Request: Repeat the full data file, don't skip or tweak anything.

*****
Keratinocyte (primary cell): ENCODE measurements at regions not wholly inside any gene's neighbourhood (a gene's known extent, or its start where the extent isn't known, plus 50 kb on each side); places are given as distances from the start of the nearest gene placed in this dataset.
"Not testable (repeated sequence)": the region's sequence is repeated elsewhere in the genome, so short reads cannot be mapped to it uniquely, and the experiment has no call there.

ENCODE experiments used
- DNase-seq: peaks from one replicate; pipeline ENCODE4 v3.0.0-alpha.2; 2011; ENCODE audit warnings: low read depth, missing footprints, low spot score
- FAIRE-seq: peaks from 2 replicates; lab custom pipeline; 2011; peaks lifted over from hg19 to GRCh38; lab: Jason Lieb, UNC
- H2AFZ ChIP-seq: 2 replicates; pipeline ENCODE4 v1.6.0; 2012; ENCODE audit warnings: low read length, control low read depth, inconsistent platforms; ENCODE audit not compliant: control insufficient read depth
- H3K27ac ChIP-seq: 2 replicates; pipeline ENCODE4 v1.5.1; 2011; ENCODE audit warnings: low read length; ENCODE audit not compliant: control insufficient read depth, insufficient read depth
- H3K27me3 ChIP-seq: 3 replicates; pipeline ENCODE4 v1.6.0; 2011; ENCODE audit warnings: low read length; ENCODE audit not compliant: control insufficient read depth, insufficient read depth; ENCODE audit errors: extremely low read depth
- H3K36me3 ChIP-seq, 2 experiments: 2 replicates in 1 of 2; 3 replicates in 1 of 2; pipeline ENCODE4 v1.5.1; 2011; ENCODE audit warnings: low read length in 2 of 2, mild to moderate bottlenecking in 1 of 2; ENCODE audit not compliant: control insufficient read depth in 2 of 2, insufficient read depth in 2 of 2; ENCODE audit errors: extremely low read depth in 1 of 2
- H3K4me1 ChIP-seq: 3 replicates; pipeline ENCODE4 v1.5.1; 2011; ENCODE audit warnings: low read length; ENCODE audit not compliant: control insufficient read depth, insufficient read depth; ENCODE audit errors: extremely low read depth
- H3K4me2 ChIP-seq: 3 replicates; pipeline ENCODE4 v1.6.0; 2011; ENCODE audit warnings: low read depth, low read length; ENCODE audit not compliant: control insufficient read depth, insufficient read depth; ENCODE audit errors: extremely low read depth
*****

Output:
Keratinocyte (primary cell): ENCODE measurements at regions not wholly inside any gene's neighbourhood (a gene's known extent, or its start where the extent isn't known, plus 50 kb on each side); places are given as distances from the start of the nearest gene placed in this dataset.
"Not testable (repeated sequence)": the region's sequence is repeated elsewhere in the genome, so short reads cannot be mapped to it uniquely, and the experiment has no call there.

ENCODE experiments used
- DNase-seq: peaks from one replicate; pipeline ENCODE4 v3.0.0-alpha.2; 2011; ENCODE audit warnings: low read depth, missing footprints, low spot score
- FAIRE-seq: peaks from 2 replicates; lab custom pipeline; 2011; peaks lifted over from hg19 to GRCh38; lab: Jason Lieb, UNC
- H2AFZ ChIP-seq: 2 replicates; pipeline ENCODE4 v1.6.0; 2012; ENCODE audit warnings: low read length, control low read depth, inconsistent platforms; ENCODE audit not compliant: control insufficient read depth
- H3K27ac ChIP-seq: 2 replicates; pipeline ENCODE4 v1.5.1; 2011; ENCODE audit warnings: low read length; ENCODE audit not compliant: control insufficient read depth, insufficient read depth
- H3K27me3 ChIP-seq: 3 replicates; pipeline ENCODE4 v1.6.0; 2011; ENCODE audit warnings: low read length; ENCODE audit not compliant: control insufficient read depth, insufficient read depth; ENCODE audit errors: extremely low read depth
- H3K36me3 ChIP-seq, 2 experiments: 2 replicates in 1 of 2; 3 replicates in 1 of 2; pipeline ENCODE4 v1.5.1; 2011; ENCODE audit warnings: low read length in 2 of 2, mild to moderate bottlenecking in 1 of 2; ENCODE audit not compliant: control insufficient read depth in 2 of 2, insufficient read depth in 2 of 2; ENCODE audit errors: extremely low read depth in 1 of 2
- H3K4me1 ChIP-seq: 3 replicates; pipeline ENCODE4 v1.5.1; 2011; ENCODE audit warnings: low read length; ENCODE audit not compliant: control insufficient read depth, insufficient read depth; ENCODE audit errors: extremely low read depth
- H3K4me2 ChIP-seq: 3 replicates; pipeline ENCODE4 v1.6.0; 2011; ENCODE audit warnings: low read depth, low read length; ENCODE audit not compliant: control insufficient read depth, insufficient read depth; ENCODE audit errors: extremely low read depth